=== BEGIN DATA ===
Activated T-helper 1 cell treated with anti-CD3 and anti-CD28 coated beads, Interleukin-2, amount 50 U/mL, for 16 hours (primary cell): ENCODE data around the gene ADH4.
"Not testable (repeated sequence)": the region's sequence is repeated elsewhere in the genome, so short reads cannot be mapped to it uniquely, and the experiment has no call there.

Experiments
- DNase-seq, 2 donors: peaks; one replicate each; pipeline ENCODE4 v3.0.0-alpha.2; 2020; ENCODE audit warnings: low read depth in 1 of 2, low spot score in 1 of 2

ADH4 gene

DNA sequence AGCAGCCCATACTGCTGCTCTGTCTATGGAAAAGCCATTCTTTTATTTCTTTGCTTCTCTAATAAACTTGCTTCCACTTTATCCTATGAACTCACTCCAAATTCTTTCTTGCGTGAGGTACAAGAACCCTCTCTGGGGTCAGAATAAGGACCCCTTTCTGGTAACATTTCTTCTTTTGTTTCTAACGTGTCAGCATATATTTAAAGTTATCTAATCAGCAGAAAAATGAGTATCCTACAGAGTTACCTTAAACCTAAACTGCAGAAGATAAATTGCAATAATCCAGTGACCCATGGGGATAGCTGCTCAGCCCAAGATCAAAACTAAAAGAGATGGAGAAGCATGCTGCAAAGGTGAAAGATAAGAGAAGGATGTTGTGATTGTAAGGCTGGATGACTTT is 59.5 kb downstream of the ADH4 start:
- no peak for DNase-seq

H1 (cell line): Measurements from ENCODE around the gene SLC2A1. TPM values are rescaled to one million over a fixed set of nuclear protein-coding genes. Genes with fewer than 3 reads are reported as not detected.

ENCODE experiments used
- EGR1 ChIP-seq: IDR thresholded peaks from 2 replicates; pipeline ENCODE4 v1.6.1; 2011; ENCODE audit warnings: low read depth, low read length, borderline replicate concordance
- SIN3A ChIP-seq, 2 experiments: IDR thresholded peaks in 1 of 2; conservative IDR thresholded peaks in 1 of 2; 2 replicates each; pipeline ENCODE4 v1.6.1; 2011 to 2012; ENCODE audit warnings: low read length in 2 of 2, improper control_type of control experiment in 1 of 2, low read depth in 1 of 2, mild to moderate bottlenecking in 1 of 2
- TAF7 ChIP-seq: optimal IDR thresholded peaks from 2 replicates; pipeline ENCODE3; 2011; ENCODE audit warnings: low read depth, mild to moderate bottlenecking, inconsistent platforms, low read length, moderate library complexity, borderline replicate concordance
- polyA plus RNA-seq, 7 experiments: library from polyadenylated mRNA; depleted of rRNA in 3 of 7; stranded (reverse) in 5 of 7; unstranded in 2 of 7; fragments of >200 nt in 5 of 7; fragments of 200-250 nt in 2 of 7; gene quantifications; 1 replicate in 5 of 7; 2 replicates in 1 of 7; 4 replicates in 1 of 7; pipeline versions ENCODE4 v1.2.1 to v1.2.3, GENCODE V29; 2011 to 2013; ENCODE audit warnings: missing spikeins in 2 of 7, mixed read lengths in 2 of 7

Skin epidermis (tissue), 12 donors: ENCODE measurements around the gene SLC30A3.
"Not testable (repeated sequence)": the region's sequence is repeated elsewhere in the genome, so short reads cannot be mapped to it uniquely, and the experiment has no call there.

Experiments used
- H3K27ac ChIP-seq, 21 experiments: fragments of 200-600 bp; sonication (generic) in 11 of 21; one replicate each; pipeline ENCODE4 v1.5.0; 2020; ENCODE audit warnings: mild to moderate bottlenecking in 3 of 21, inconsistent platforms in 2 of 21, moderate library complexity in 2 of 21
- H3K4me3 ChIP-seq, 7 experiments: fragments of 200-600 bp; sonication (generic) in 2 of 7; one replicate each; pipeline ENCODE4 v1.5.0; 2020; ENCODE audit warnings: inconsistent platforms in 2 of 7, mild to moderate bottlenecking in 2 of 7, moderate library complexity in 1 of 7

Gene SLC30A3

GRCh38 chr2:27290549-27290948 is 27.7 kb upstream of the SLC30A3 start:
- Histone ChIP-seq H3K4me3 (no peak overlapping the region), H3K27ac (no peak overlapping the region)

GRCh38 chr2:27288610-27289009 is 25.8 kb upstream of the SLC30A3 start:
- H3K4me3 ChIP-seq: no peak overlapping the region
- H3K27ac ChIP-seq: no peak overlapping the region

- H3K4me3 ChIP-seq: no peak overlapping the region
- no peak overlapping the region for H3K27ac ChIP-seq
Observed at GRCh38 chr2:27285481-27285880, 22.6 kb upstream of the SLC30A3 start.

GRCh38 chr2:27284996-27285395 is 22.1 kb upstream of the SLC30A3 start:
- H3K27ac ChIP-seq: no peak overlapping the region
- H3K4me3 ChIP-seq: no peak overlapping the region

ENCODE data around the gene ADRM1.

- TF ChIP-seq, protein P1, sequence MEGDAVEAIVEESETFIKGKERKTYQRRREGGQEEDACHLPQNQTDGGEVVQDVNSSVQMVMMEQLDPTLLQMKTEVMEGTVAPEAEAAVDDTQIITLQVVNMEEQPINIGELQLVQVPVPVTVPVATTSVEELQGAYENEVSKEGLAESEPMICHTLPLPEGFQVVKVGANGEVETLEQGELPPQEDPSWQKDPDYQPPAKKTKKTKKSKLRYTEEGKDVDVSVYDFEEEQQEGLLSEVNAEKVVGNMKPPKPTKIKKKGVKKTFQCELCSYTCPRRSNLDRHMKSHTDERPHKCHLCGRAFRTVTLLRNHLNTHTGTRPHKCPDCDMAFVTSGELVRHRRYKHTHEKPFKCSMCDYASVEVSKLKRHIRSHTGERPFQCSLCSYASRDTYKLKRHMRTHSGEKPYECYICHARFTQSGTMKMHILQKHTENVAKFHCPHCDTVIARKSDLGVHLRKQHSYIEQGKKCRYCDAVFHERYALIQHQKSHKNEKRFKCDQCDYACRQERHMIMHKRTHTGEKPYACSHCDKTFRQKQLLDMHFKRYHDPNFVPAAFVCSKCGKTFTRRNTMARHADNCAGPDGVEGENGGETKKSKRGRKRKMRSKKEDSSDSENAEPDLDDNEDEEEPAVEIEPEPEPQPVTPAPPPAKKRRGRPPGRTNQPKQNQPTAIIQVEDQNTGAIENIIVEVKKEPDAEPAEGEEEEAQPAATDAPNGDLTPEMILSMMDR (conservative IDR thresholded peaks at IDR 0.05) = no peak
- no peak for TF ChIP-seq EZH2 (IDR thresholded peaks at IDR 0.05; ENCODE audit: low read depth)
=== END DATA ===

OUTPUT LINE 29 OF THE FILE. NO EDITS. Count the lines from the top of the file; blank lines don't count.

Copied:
- H3K27ac ChIP-seq: no peak overlapping the region